Nokia layoffs = Benefit for US, Sweden. Problem?
Last year, when Microsoft announced it was partnering with Nokia in Windows Phone development, it was widely expected to result in significant staff cutbacks in Nokia's research and development department. In fact, it was part of the agreement. Both Nokia and Microsoft said there would be an R&D handoff. Finland's Minister for Economic Affairs, Mauri Pekkarinen went so far as to say it would result in the biggest structural change that Finland has ever seen in the new technology sector.
Yesterday, Nokia CEO Steven Elop announced major R&D cutbacks...these 10,000 layoffs should have surprised no one.
Yet, stock prices took a nosedive on Thursday, and ratings agency Moody's on Friday downgraded Nokia's debt grade to junk status, and the tech public wrapped its sweaty palms around the cord to toll the bells of doom for Nokia (a favorite pastime in this business.)
The bad news that everyone has focused on:
The closure of Nokia R&D facilities in Ulm, Germany and Burnaby, Canada.
The closure of Nokia's manufacturing facility in Salo, Finland.
The "streamlining" of IT, corporate and support functions.
Reductions related to non-core assets, which could include divestments similar to the long-expected sale of luxury phone brand Vertu.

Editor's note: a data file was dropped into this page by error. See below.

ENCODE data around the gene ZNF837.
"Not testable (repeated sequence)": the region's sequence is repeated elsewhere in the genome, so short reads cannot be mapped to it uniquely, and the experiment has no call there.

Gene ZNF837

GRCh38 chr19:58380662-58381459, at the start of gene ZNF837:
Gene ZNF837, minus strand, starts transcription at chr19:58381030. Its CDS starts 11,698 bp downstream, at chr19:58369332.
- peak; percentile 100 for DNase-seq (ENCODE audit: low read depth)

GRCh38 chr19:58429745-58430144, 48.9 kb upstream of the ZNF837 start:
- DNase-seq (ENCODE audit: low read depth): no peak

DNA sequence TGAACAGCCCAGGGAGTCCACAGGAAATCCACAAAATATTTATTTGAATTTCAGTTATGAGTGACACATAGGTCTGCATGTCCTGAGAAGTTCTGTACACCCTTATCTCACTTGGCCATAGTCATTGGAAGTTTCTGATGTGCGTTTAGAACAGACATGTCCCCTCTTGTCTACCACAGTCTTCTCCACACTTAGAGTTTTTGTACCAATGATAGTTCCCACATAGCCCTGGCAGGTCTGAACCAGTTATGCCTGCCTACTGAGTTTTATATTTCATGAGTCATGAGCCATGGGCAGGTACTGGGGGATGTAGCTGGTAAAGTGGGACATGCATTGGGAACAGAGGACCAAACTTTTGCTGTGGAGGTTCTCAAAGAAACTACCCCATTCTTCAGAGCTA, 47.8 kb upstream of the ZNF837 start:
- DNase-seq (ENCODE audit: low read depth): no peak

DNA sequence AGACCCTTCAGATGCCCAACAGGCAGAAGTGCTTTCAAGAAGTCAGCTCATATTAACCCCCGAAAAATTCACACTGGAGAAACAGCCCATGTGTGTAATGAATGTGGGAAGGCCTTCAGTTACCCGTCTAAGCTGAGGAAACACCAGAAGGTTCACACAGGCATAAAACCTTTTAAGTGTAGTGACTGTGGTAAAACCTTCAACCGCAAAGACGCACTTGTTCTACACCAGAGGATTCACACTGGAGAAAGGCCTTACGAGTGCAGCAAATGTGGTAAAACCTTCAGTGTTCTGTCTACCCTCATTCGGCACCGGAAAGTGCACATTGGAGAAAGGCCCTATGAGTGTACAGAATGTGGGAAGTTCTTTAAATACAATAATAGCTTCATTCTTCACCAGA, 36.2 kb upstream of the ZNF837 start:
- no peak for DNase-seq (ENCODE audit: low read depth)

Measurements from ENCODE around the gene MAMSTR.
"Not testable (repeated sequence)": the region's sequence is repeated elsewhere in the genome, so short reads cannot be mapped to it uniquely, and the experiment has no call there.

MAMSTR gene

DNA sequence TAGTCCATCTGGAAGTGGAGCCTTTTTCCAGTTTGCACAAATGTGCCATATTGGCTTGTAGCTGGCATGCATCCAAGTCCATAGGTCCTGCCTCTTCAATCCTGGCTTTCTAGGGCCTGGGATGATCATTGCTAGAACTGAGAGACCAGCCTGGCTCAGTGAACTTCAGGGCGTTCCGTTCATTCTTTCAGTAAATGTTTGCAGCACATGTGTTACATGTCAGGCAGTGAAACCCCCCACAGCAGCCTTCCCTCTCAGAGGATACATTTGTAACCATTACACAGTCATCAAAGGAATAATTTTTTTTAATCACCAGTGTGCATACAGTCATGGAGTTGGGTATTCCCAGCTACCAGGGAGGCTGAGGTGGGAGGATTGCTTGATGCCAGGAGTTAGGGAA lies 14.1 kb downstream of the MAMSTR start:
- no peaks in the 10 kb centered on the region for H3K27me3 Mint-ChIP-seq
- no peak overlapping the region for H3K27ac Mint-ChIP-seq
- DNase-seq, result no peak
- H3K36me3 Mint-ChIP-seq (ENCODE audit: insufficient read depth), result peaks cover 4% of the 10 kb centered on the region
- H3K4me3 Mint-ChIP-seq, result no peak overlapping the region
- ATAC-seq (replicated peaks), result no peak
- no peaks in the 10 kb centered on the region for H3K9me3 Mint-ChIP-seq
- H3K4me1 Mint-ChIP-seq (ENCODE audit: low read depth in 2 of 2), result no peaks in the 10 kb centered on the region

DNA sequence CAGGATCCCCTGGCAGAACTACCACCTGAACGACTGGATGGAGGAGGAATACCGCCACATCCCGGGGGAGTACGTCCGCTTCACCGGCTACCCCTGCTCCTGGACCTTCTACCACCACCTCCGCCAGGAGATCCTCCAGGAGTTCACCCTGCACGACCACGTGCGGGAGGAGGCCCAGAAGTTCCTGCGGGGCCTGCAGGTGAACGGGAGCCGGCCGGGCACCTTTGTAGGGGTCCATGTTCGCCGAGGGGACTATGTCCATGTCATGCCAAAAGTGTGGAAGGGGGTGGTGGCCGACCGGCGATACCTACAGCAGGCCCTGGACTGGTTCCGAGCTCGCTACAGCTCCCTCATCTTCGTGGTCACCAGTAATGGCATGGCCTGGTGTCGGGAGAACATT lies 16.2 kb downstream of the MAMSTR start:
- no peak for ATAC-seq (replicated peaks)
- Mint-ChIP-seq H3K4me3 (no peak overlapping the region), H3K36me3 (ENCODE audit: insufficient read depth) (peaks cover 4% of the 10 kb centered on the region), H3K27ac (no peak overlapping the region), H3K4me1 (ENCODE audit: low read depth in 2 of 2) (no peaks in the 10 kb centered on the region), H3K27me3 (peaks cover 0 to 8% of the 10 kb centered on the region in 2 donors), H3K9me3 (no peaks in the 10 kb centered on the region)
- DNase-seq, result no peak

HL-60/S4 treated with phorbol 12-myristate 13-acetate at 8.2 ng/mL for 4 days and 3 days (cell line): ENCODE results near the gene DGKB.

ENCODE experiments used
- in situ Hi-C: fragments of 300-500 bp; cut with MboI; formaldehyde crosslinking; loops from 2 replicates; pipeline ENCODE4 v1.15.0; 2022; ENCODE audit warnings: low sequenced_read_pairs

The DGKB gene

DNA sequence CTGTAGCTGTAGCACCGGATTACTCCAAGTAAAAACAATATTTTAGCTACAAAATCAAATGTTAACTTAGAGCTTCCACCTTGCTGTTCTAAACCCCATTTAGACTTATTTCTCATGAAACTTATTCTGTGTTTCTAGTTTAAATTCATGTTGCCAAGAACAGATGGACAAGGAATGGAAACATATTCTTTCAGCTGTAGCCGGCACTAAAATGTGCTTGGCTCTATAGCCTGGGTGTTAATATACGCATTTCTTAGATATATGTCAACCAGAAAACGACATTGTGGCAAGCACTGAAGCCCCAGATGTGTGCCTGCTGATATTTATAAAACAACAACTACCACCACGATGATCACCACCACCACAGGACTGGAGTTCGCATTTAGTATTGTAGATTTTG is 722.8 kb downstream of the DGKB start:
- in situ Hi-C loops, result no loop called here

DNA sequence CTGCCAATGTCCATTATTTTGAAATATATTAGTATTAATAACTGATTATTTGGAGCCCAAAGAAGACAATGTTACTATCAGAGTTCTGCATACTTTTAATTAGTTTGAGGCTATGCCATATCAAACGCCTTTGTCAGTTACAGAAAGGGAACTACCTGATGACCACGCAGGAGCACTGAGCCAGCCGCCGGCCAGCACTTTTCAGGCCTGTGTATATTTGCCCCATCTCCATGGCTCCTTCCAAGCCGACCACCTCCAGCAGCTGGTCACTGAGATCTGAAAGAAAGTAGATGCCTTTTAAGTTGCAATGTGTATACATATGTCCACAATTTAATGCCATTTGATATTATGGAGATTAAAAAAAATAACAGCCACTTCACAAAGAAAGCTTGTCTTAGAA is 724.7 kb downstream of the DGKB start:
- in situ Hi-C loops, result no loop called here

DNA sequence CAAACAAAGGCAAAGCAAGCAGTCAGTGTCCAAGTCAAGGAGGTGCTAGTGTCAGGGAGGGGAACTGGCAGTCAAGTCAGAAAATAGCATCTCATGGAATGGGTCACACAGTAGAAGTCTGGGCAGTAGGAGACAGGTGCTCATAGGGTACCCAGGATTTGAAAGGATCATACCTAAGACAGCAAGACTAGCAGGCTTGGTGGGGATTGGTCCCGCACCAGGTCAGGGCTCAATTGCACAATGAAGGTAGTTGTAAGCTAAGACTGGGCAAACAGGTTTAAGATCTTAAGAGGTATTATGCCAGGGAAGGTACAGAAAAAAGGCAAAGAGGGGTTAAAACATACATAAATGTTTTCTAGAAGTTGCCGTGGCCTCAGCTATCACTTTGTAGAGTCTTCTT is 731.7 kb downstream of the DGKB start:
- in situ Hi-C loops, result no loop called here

Firstly, we've heard from some inside sources that all of Nokia's research and development in the EU that is being closed down is being relocated to a new center somewhere on the West coast of the US. The higher-ups in Nokia's research enterprise will relocate to the United States, and other EU-based research jobs will be terminated...Statistically speaking, this is a net benefit for the United States.
Secondly, Nokia actually tried to tie in a positive announcement into yesterday's outlook reassessment, but it was largely lost. In short, Nokia has made a significant investment in its imaging and camera tech by acquiring both talent and intellectual property from Swedish company Scalado AB.
Scalado's facility in the Swedish city of Lund is going to become a key site for Nokia's imaging software for smartphones, in addition to those in Espoo and Tampere, Finland. So Nokia's research facilities in Germany and Canada are being closed down, but facilities in Sweden and the United States where Nokia did not have a presence previously will see increased action in the near future.
It's far from a push, and Nokia is undoubtedly shaving off a huge chunk of its workforce. However, when viewed in light of Nokia's impressive new product launches, and the recent restructuring plans from competitor Research in Motion and PC market leader Hewlett-Packard, there is clearly an evolution going on, and not some out-of-control death spiral.